When Is My Time Up Really Up At Work?
September 7, 2011 6:45 PM   Subscribe

How do I tactfully and professionally find out how long a long-term temp position may go for at my current position?

I'm currently in the middle of a three-month long temporary position, where it doesn't seem like the end date they set for my contract will be possible considering the workload. How or when is the best way to approach my supervisor to find out if it's a firm date of termination or a situation where they may be extending my time?

I don't want to be caught in a position where I can't plan for my future or be told Friday afternoon my contract's been extended for a new Monday start date.
posted by Lipstick Thespian to Work & Money (11 answers total) 2 users marked this as a favorite
Do you have weekly meeting's with your supervisor?
posted by mulligan at 7:00 PM on September 7, 2011

ask your supervisor when a good time would be to come by her office, come in and shut the door, and say "I'm really enjoying this assignment, and I was hoping I could get some feedback on my performance so far, and also check in with you as to whether you know anything more about the duration yet." If she asks you if something's urgent, what she means is, do you have another offer, so tell her no and that you'd like to stay.

A lot of time they won't know how long a project will go - variables like headcount, upcoming projects, etc, make it hard to forecast - but sometimes they at least have enough to revise the initial estimate.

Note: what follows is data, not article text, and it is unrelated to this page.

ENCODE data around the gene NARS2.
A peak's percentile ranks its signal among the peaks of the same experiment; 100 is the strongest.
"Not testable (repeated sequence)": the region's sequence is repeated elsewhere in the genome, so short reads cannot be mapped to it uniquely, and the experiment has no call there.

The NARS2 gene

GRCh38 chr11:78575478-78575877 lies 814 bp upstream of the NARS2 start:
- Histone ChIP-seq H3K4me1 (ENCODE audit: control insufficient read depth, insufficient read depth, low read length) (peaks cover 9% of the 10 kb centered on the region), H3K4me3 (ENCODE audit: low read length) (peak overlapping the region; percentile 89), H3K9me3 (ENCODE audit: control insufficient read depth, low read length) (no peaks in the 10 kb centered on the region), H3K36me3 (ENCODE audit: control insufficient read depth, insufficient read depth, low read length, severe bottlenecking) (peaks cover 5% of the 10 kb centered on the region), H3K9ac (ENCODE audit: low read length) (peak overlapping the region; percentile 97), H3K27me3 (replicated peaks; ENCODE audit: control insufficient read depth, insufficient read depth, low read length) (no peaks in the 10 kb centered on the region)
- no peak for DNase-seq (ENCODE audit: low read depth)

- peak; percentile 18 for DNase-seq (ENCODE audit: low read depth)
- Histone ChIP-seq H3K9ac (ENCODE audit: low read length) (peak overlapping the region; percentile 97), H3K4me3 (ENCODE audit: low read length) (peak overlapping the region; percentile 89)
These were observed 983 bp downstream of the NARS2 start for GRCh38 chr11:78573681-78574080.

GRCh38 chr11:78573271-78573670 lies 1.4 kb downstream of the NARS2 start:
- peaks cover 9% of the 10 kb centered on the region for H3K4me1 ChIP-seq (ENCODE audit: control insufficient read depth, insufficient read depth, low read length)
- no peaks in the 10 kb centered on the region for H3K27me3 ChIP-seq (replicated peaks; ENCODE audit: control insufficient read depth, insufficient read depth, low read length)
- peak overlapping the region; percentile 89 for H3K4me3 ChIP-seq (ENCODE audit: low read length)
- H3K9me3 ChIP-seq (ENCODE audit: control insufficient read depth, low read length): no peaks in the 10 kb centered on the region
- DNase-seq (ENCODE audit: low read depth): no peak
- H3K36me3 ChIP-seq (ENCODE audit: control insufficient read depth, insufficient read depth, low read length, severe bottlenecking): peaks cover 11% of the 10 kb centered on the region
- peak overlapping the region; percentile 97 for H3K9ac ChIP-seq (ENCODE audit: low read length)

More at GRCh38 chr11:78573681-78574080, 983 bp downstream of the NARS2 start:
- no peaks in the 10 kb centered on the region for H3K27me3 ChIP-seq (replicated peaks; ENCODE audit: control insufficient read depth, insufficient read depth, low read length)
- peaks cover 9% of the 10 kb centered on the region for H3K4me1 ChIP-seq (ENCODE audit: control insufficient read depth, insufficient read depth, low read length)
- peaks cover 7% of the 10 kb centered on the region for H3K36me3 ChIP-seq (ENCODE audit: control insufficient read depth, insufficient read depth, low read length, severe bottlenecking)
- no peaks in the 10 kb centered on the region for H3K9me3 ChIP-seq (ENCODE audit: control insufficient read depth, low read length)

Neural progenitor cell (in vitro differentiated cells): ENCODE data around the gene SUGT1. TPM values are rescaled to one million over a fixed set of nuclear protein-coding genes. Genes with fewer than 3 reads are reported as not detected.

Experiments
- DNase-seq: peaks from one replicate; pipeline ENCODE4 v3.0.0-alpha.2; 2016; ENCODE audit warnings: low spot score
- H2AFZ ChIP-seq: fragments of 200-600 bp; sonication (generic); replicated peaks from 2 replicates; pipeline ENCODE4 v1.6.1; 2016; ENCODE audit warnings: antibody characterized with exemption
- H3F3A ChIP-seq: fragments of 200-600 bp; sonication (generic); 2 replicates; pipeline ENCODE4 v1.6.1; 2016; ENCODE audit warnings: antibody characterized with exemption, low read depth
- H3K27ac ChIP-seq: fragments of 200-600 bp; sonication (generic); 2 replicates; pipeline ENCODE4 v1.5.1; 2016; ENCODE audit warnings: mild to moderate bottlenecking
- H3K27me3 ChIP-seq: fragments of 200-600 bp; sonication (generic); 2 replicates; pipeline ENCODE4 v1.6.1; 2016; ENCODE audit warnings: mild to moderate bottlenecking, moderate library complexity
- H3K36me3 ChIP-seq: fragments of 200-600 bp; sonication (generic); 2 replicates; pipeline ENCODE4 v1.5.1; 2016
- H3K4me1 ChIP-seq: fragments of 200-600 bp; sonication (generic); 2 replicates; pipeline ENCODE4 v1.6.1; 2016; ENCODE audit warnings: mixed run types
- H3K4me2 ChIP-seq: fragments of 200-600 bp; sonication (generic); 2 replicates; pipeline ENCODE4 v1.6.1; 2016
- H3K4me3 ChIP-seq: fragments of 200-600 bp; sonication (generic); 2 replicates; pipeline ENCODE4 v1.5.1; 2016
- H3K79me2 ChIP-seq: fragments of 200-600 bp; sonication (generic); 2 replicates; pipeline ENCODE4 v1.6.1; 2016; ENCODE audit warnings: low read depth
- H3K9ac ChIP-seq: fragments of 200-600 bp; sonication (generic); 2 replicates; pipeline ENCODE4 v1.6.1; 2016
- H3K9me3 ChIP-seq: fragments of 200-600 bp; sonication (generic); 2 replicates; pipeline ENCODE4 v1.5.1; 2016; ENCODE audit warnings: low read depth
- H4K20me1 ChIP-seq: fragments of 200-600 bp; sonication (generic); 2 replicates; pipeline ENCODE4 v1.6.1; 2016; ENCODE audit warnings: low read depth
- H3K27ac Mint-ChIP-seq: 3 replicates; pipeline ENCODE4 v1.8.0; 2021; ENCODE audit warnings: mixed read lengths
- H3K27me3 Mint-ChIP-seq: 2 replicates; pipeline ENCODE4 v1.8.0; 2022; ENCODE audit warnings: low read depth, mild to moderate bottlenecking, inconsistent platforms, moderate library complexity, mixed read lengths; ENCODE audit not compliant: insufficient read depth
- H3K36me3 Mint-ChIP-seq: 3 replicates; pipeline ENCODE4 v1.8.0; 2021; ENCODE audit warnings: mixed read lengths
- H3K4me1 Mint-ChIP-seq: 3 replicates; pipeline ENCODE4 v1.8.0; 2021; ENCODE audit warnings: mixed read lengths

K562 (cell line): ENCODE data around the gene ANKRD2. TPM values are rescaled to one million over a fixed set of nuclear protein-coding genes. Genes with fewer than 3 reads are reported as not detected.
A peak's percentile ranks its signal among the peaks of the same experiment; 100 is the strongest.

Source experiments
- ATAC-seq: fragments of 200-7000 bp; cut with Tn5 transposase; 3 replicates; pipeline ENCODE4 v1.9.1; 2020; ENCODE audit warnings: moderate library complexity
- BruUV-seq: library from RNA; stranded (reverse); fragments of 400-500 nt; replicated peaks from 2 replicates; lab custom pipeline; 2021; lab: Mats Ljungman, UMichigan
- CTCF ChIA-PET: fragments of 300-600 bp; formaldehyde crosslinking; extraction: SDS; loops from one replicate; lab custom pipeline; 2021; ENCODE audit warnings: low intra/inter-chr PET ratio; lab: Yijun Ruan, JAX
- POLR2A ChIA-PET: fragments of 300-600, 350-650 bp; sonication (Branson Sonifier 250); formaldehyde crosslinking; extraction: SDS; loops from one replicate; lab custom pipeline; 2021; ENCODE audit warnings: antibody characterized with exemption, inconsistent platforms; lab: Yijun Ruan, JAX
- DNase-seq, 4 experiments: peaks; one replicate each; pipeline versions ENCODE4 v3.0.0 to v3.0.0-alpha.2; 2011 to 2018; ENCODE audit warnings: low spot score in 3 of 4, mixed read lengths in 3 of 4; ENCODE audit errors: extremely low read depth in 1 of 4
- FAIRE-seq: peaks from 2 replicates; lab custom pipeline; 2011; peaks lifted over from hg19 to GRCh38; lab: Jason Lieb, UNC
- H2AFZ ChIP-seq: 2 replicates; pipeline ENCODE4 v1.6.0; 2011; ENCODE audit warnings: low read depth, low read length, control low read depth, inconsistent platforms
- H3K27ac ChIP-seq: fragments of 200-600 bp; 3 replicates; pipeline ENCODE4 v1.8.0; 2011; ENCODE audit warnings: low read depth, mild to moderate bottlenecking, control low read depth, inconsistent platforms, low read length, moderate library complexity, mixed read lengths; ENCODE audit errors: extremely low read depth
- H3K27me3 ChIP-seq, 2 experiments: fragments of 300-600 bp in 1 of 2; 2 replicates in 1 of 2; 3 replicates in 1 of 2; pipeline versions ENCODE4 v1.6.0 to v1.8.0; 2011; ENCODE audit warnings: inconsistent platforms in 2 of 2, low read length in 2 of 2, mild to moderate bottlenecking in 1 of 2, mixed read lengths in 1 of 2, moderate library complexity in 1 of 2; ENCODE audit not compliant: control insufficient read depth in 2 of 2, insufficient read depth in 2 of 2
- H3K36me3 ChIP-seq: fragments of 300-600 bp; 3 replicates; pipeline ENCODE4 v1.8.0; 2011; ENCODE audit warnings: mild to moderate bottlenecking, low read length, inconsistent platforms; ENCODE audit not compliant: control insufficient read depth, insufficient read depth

posted by fingersandtoes at 7:01 PM on September 7, 2011 [1 favorite]

"Hi, so I'm starting to put out some feelers to land a gig after this awesome temp assignment is over. Can you verify for me that _______ is still going to be my end date on this assignment? I'd like to have a firm date of availability for my potential future employers."
posted by litnerd at 7:04 PM on September 7, 2011 [1 favorite]

One of the reasons companies use temps in the first place is because they can let you go at any time and without notice. The good news for you is that YOU can bounce in the exact same manner and no one will blame you one bit. They keep you in the dark for a reason, so I wouldn't even ask, honestly - I'd keep plugging away, keep applying for (permanent) jobs, and cross my fingers that this position will last until you get one. For that reason, I don't see any harm in asking, but I wouldn't ask it in the manner litnerd suggests (i.e. do you promise you'll lay me off on this particular date?) if what you actually want is a longer term gig.